Modelling the key determinants of child labour in Somalia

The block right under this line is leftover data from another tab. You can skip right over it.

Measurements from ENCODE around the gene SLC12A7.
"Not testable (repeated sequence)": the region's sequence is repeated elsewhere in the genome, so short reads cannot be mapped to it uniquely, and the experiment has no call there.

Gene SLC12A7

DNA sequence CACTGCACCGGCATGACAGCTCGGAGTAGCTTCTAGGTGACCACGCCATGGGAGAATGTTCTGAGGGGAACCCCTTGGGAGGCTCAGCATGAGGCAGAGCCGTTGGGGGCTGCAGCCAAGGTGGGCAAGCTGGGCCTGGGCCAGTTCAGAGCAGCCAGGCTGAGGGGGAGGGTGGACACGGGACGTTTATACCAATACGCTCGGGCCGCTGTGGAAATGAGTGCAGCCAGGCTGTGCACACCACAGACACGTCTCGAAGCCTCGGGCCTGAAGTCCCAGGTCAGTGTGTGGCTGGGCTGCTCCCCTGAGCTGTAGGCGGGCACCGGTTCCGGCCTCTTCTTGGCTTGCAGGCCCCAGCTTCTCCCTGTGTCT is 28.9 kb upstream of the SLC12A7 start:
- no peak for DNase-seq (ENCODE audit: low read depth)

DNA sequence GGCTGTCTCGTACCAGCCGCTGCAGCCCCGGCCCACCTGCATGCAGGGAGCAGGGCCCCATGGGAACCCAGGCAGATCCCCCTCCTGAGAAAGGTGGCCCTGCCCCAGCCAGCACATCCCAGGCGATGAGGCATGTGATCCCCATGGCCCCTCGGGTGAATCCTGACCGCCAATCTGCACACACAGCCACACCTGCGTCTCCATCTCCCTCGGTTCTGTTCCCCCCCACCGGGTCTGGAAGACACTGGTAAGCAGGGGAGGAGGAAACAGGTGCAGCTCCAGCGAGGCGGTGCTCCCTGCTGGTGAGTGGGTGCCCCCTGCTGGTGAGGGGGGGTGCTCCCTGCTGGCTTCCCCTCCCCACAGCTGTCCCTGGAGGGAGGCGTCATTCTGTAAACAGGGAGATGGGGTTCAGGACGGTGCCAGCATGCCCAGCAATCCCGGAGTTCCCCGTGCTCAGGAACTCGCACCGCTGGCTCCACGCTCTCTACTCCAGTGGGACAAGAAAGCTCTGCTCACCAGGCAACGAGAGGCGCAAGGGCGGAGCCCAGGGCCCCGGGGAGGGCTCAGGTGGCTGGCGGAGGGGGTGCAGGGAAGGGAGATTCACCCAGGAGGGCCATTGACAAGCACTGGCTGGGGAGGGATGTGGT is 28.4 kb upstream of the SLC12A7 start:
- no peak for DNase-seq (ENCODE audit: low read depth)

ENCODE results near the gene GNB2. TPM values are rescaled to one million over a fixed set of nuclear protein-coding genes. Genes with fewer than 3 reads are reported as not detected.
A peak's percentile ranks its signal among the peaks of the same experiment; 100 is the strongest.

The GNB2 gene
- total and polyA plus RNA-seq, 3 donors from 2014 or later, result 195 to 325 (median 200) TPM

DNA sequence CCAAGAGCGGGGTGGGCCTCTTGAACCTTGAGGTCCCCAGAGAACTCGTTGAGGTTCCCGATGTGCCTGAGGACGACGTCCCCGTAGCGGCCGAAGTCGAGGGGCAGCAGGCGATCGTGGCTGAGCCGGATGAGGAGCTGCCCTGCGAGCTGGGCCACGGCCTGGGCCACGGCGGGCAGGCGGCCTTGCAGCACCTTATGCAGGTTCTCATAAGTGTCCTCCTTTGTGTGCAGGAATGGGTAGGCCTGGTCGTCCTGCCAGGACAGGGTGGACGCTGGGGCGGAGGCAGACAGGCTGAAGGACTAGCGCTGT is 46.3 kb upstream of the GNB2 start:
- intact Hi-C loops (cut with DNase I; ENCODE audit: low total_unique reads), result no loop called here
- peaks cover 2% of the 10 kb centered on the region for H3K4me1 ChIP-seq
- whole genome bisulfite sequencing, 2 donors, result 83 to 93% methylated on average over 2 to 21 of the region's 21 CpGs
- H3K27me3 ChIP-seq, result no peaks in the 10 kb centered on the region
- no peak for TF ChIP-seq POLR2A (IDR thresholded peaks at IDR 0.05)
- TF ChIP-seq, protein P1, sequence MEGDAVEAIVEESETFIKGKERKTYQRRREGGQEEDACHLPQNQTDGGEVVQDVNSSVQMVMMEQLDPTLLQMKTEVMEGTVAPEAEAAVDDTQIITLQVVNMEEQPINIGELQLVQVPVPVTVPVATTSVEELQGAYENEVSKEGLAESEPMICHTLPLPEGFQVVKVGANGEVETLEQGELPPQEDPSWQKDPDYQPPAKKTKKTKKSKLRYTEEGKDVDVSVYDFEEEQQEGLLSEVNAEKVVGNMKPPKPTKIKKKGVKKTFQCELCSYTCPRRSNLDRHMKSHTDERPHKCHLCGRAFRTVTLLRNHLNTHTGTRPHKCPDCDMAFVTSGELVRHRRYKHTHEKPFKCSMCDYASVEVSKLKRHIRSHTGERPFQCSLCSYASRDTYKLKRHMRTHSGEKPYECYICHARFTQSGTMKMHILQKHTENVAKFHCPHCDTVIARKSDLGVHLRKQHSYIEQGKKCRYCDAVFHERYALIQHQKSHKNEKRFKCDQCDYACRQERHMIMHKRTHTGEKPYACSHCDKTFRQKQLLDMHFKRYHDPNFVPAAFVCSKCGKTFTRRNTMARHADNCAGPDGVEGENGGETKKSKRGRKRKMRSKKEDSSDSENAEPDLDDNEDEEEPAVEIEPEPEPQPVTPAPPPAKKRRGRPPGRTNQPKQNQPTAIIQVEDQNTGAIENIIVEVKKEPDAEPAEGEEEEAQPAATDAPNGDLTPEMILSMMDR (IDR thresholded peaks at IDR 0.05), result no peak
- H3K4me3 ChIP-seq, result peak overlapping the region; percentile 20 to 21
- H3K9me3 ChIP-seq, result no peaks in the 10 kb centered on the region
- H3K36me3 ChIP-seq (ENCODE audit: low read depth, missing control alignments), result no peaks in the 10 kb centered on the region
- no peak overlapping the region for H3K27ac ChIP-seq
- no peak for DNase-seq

Child labour is an effect of many factors that are addressed in the Millennium Development Goals (MDGs). Historically, programmes and policies have not been rolled out to address child labour owing to the fact that this has not been adequately captured or analysed in national data and statistics. The main objective of this study was to investigate the key determinants of child labour in Somalia. The study focused on children aged between 5 and 14 years using the Somalia 2006 Multiple Indicator Cluster Survey (MICS) Data. Binary logistic regression was conducted to analyse the data. The explanatory variables are: child age and gender, parental education, family size, wealth, regions, and area of residence. The logistic results show that the child’s age and gender, parent’s education, wealth, regions and area of residence are important determinants of child labour in Somalia. The findings indicate that the chance for child to be engaged in work increases with age. The boys had less chance to work compared to the girls. Wealth has negative influence on the chance for child labour. The results show that the literacy of father and mother decreases the chance of sending child to work. The logistic results also found regional disparities in child labour. Children from North West and North East had lower chance to be engaged in work than children from South central. Policy interventions focusing on increasing adult literacy and income of households in rural and urban areas of Somalia have potential to decrease child labour. Targeting of educational resources allocation to the regions with high child labour rates should be enhanced.